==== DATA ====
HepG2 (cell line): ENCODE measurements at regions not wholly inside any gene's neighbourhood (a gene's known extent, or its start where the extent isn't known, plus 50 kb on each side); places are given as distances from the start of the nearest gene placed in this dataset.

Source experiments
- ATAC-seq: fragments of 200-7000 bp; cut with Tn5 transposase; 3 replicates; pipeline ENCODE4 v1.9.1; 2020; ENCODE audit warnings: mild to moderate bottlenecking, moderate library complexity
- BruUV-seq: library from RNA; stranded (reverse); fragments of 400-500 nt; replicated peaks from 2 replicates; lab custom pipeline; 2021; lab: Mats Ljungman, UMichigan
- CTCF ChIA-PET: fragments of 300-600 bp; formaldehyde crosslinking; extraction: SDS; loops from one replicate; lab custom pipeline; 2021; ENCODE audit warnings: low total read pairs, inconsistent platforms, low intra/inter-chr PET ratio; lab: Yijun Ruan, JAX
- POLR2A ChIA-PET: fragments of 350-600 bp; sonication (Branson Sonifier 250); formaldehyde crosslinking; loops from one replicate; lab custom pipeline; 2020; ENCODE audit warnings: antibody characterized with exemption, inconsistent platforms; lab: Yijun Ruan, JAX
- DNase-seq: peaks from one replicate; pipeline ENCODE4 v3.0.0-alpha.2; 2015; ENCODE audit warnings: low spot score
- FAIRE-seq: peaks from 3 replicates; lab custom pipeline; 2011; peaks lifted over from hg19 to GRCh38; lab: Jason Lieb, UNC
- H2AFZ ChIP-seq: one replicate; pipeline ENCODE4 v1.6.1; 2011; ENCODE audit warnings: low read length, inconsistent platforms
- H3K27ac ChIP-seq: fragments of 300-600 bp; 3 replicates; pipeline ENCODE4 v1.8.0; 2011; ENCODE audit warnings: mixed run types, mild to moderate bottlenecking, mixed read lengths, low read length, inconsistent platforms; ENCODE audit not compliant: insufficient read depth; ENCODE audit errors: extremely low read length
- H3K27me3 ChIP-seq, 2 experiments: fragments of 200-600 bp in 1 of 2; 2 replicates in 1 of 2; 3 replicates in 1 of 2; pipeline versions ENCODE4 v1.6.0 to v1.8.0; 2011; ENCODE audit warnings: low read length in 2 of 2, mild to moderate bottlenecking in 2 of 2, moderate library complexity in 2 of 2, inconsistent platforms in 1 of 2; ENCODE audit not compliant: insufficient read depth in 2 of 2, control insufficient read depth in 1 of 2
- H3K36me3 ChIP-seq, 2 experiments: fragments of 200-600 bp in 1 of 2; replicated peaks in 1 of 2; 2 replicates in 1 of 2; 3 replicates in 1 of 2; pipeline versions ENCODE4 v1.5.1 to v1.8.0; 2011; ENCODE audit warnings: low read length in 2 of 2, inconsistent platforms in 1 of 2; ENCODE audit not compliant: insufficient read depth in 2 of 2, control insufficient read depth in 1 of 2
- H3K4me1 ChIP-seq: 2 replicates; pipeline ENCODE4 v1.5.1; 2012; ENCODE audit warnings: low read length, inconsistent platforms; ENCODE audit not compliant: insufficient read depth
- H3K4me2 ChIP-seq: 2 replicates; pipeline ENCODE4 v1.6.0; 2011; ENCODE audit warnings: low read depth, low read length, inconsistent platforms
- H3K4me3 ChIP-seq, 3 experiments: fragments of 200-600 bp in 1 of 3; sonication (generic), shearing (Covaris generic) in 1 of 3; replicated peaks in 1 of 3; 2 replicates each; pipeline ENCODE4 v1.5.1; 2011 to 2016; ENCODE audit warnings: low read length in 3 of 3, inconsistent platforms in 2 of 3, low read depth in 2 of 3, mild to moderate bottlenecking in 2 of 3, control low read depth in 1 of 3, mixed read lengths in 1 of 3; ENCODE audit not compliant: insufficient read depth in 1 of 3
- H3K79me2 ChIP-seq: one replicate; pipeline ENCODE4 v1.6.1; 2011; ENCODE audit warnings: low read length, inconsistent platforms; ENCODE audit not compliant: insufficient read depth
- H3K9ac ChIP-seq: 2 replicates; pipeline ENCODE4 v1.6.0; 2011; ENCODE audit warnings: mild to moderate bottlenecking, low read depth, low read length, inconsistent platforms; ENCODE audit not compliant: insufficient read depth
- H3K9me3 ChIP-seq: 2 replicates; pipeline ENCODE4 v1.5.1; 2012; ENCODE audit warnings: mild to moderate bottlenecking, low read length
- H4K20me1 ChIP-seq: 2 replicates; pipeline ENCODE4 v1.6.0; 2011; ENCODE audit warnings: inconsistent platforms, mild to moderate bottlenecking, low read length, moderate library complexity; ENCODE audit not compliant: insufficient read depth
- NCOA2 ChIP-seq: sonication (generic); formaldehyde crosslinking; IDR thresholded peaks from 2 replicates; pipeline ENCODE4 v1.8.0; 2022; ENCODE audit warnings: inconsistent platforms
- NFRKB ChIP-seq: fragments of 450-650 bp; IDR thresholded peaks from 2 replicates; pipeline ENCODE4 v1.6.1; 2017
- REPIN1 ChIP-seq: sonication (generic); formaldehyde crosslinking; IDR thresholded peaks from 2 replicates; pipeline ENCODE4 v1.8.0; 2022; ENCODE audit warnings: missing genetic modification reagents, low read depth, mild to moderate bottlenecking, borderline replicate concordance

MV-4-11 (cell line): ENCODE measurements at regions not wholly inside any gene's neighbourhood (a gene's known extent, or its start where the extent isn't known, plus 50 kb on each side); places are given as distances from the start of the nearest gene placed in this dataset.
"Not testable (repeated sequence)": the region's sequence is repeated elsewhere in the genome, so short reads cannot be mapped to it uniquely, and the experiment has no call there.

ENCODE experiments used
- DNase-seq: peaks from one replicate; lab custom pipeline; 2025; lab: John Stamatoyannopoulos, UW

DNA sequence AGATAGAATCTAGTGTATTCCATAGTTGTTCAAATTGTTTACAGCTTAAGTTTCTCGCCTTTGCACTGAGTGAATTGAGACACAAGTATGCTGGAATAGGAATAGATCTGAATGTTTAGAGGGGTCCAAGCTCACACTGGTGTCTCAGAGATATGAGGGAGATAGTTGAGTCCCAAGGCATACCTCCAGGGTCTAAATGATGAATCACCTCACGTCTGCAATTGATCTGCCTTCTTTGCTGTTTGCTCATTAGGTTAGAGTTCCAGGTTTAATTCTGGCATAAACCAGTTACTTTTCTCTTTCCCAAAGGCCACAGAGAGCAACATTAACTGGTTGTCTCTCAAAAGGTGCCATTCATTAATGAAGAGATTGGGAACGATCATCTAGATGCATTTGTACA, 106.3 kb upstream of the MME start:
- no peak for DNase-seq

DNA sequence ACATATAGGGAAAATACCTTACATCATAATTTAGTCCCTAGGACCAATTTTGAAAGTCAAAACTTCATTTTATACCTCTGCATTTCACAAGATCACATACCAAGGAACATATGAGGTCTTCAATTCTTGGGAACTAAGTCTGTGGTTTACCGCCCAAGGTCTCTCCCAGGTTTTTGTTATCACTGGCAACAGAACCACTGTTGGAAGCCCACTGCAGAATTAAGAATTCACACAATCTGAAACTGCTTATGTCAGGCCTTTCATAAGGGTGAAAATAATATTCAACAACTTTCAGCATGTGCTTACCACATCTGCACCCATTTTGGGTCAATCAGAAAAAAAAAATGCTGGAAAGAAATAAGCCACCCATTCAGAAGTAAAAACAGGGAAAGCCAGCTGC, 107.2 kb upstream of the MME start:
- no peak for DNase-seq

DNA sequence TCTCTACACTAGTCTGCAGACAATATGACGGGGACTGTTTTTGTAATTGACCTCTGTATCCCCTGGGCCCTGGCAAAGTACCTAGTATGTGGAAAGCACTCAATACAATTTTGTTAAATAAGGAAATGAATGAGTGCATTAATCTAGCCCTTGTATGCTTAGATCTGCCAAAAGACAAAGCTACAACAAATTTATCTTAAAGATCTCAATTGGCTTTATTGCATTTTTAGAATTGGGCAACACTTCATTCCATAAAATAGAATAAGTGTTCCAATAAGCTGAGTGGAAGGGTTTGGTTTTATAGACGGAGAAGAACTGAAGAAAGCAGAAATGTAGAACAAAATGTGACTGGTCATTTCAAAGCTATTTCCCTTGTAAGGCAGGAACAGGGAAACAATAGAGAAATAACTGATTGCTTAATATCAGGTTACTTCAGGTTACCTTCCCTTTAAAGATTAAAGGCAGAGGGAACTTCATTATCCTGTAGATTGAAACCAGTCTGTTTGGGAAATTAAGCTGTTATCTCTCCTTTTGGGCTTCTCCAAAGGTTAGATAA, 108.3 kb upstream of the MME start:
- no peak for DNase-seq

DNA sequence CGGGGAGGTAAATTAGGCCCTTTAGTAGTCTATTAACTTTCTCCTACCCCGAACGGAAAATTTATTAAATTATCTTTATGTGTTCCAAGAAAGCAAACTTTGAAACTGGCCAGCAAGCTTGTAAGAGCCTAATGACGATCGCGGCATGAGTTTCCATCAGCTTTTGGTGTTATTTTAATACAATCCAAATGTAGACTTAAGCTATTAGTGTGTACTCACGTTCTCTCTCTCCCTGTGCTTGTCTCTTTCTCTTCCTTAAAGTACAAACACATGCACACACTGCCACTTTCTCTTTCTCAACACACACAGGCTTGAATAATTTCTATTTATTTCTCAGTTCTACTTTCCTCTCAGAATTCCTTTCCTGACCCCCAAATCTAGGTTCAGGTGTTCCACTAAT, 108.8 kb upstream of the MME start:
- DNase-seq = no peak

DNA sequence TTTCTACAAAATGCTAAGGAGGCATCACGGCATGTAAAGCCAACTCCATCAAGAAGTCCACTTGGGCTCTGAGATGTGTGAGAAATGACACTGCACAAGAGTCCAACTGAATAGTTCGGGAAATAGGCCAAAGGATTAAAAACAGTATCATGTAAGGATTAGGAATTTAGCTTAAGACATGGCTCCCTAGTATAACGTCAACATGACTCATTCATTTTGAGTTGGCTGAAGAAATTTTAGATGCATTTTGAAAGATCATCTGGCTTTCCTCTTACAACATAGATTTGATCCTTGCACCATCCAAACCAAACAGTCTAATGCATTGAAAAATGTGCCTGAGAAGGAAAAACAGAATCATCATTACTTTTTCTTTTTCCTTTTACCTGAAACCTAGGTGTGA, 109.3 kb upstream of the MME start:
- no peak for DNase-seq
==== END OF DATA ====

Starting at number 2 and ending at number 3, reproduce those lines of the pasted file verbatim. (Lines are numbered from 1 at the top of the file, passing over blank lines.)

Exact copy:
Source experiments
- ATAC-seq: fragments of 200-7000 bp; cut with Tn5 transposase; 3 replicates; pipeline ENCODE4 v1.9.1; 2020; ENCODE audit warnings: mild to moderate bottlenecking, moderate library complexity